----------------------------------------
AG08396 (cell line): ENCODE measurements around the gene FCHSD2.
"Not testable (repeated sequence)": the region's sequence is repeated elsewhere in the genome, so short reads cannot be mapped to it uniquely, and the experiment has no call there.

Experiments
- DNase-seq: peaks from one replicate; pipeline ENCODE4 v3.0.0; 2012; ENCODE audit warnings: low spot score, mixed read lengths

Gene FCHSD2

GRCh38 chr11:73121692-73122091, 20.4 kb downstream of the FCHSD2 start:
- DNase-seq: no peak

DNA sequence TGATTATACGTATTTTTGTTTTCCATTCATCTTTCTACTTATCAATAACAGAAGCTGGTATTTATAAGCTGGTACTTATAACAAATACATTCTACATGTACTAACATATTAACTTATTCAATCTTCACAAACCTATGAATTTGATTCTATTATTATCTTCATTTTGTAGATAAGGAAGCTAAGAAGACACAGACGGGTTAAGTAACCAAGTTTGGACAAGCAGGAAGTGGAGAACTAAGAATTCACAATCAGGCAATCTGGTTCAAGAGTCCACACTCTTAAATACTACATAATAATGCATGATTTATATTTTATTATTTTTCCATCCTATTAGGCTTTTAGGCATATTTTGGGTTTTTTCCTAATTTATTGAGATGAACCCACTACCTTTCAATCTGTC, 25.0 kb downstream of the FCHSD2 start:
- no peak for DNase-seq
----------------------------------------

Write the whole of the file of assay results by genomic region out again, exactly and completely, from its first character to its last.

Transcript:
AG08396 (cell line): ENCODE measurements around the gene FCHSD2.
"Not testable (repeated sequence)": the region's sequence is repeated elsewhere in the genome, so short reads cannot be mapped to it uniquely, and the experiment has no call there.

Experiments
- DNase-seq: peaks from one replicate; pipeline ENCODE4 v3.0.0; 2012; ENCODE audit warnings: low spot score, mixed read lengths

Gene FCHSD2

GRCh38 chr11:73121692-73122091, 20.4 kb downstream of the FCHSD2 start:
- DNase-seq: no peak

DNA sequence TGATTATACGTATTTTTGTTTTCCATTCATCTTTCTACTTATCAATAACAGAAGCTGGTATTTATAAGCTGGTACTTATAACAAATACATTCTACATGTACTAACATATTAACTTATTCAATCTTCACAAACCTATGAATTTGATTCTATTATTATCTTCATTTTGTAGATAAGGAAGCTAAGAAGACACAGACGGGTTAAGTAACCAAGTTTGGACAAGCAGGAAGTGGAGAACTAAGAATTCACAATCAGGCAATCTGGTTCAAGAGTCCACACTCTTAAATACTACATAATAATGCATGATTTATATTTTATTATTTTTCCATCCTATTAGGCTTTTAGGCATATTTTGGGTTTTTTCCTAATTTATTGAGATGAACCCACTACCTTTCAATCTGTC, 25.0 kb downstream of the FCHSD2 start:
- no peak for DNase-seq